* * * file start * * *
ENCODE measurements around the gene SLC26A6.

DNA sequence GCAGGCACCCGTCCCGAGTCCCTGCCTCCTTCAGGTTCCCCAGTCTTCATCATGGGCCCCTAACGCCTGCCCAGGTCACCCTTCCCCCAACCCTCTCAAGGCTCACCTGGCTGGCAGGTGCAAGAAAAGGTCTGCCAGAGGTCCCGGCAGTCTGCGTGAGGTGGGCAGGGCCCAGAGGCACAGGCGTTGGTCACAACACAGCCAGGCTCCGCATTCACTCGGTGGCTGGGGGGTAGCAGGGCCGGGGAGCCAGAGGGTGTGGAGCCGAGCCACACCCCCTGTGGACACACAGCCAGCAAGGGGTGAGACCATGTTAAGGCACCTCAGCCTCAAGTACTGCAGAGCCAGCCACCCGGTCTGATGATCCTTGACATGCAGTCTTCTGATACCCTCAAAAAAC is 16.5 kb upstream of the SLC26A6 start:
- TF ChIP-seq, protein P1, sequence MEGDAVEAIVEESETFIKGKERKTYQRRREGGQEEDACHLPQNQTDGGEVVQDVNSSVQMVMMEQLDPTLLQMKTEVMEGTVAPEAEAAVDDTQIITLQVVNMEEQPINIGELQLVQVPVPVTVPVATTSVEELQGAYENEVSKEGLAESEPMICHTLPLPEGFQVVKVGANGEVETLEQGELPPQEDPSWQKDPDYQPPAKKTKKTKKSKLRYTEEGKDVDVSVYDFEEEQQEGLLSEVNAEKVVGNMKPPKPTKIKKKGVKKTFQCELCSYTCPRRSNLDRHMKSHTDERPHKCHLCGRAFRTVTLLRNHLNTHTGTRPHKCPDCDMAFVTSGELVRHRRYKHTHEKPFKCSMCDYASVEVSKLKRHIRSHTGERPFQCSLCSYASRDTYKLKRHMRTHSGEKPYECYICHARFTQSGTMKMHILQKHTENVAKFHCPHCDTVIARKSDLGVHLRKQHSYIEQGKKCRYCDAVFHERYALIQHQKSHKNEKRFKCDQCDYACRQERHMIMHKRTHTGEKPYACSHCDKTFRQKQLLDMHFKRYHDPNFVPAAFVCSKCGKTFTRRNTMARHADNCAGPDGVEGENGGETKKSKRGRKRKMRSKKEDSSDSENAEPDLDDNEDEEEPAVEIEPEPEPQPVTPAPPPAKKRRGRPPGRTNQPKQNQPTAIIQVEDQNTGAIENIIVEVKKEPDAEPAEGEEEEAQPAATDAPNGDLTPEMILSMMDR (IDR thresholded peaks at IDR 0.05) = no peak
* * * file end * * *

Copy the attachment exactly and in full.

ENCODE measurements around the gene SLC26A6.

DNA sequence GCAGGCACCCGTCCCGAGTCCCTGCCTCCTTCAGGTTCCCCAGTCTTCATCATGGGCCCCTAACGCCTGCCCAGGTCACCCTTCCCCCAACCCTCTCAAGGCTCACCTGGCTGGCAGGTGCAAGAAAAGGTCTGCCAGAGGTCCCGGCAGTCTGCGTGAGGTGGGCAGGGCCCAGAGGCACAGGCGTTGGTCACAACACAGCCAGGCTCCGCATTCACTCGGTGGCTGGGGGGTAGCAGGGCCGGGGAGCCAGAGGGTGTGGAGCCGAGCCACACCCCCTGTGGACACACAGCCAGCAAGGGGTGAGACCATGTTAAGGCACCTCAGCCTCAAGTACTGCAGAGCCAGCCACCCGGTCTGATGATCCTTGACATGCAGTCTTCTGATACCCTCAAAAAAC is 16.5 kb upstream of the SLC26A6 start:
- TF ChIP-seq, protein P1, sequence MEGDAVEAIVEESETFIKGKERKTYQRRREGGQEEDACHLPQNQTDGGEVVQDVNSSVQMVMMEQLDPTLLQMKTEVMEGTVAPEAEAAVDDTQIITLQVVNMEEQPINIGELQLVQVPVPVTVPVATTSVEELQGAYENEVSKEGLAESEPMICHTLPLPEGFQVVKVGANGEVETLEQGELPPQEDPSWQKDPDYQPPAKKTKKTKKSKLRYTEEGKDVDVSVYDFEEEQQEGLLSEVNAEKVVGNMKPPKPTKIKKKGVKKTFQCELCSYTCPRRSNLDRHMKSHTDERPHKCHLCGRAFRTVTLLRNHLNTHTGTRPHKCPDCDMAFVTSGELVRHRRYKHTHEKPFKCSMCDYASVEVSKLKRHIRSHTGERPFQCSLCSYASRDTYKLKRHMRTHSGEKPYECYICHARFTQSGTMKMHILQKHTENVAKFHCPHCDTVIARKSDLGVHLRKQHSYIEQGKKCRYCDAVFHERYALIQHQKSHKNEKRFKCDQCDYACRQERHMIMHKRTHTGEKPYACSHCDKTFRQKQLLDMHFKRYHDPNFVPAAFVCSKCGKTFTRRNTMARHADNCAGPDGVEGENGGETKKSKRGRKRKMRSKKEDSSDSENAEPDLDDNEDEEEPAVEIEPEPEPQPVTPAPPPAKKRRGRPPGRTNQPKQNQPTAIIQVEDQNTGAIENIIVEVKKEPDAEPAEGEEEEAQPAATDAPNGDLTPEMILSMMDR (IDR thresholded peaks at IDR 0.05) = no peak